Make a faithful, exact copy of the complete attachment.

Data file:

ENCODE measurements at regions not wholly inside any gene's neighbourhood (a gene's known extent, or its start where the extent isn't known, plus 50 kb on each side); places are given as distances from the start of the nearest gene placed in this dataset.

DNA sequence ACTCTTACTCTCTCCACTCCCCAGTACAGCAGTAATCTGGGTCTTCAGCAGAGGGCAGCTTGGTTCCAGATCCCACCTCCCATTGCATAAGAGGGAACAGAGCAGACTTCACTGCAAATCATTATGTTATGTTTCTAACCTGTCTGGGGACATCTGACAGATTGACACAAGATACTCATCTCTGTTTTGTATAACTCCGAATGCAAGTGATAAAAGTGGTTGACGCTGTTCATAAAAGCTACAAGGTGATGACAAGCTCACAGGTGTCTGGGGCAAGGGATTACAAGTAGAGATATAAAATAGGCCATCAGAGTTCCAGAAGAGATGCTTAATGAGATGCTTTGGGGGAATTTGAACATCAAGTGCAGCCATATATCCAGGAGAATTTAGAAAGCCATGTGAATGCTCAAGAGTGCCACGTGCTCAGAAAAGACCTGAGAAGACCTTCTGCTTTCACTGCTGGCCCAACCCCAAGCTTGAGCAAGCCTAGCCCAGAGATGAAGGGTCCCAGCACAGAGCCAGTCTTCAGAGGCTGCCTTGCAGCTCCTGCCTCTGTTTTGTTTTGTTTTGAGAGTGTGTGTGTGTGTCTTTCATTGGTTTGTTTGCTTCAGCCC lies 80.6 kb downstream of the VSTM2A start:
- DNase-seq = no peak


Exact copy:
ENCODE measurements at regions not wholly inside any gene's neighbourhood (a gene's known extent, or its start where the extent isn't known, plus 50 kb on each side); places are given as distances from the start of the nearest gene placed in this dataset.

DNA sequence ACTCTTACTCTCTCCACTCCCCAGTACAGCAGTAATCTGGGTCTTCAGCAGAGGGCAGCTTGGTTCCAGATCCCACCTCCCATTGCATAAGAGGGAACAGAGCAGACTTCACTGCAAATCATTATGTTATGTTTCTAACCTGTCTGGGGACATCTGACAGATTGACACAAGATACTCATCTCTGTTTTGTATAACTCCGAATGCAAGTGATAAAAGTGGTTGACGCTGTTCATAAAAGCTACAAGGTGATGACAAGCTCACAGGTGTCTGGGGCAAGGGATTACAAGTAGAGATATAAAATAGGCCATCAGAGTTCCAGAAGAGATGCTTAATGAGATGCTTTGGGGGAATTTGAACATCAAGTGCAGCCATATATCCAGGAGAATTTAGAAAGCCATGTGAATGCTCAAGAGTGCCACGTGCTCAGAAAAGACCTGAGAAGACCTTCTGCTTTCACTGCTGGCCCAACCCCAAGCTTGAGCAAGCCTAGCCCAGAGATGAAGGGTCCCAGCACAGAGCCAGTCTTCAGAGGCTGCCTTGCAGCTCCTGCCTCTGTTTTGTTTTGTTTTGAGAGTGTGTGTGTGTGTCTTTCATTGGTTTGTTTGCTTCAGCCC lies 80.6 kb downstream of the VSTM2A start:
- DNase-seq = no peak